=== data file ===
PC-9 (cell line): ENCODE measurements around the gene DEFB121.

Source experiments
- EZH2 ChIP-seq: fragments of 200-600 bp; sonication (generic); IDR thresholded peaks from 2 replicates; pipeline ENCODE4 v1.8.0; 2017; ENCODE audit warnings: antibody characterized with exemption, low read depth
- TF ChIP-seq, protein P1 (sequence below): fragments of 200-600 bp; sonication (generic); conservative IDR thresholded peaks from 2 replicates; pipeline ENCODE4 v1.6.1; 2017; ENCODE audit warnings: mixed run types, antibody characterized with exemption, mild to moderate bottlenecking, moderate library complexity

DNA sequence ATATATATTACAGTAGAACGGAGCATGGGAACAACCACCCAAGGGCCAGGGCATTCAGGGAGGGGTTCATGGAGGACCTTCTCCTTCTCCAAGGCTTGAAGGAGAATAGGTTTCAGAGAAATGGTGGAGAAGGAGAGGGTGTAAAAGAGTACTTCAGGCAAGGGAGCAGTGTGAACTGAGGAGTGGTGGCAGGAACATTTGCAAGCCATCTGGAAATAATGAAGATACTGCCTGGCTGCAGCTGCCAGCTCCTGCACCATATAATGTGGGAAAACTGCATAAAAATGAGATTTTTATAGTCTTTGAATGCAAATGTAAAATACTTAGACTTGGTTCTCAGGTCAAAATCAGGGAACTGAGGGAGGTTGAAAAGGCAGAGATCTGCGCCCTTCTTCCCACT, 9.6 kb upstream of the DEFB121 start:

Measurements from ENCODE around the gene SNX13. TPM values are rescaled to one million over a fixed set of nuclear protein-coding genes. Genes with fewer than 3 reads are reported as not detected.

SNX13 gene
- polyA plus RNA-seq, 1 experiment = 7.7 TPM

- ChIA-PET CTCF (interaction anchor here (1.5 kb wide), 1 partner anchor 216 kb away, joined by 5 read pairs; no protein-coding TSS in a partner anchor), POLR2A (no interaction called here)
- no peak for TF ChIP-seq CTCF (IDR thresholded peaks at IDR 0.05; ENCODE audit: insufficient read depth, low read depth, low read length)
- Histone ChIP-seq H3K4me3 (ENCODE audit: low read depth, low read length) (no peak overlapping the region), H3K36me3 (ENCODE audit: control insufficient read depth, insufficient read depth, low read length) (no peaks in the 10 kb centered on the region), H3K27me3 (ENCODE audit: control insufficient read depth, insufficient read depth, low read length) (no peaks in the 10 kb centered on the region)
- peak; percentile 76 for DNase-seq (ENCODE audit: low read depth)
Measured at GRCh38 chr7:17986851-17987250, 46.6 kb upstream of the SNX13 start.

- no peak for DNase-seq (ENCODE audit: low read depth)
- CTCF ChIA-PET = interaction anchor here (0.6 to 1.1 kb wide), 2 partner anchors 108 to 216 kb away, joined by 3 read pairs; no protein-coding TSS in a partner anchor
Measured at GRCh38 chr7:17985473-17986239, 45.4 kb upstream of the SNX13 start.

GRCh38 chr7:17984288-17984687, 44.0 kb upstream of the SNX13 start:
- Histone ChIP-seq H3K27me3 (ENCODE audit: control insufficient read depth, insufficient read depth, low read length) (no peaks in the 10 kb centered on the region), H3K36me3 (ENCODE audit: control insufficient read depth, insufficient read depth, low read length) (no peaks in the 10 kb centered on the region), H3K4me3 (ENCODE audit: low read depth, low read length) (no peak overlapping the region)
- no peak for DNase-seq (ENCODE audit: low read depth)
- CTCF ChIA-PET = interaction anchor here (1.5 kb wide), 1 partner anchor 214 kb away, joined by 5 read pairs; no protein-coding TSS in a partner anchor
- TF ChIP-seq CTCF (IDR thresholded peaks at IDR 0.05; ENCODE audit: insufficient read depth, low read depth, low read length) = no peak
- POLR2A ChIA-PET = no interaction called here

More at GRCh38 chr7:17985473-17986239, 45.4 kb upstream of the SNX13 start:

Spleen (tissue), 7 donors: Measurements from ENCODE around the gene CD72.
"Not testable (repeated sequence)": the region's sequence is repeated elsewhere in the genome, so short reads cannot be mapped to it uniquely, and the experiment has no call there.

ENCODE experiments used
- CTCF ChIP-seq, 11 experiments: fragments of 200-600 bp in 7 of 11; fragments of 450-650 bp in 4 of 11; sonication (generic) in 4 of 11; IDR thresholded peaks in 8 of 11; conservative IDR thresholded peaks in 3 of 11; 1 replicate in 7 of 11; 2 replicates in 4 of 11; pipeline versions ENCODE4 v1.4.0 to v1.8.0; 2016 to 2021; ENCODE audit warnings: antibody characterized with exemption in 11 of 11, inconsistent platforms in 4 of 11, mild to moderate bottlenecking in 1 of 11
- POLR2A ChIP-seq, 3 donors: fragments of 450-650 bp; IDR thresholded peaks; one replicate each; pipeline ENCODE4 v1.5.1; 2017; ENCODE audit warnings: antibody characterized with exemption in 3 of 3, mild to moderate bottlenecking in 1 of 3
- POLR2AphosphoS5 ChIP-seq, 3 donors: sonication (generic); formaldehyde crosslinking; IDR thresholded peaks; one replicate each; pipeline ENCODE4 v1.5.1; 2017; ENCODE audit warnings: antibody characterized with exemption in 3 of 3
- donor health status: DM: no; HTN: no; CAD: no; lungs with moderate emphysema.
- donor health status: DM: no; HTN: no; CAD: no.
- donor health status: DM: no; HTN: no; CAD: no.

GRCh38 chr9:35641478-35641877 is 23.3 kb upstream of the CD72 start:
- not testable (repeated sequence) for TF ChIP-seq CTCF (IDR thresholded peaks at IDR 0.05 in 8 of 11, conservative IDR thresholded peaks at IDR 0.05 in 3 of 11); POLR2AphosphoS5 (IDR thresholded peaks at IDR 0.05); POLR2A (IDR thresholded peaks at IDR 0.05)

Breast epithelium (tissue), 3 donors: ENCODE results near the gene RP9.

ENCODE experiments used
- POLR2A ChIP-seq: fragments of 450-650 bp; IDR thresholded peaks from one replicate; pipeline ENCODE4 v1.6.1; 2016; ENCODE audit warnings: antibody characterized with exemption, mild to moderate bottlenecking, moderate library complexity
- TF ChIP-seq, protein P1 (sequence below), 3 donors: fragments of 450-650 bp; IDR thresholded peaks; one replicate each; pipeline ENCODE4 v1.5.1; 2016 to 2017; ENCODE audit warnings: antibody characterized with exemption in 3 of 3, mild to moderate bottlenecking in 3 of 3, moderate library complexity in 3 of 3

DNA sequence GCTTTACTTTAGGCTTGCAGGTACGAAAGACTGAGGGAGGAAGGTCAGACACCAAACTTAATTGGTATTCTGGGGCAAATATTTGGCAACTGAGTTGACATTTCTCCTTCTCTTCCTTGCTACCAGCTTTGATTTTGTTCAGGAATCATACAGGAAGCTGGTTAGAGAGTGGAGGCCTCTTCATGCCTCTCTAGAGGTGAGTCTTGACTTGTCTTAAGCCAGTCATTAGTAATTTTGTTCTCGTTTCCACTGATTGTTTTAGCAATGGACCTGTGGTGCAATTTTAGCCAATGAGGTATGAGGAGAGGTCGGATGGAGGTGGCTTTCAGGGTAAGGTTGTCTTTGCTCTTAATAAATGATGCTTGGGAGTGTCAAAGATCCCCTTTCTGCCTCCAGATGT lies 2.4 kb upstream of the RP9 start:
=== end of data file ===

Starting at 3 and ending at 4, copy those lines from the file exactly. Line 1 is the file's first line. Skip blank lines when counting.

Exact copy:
- EZH2 ChIP-seq: fragments of 200-600 bp; sonication (generic); IDR thresholded peaks from 2 replicates; pipeline ENCODE4 v1.8.0; 2017; ENCODE audit warnings: antibody characterized with exemption, low read depth
- TF ChIP-seq, protein P1 (sequence below): fragments of 200-600 bp; sonication (generic); conservative IDR thresholded peaks from 2 replicates; pipeline ENCODE4 v1.6.1; 2017; ENCODE audit warnings: mixed run types, antibody characterized with exemption, mild to moderate bottlenecking, moderate library complexity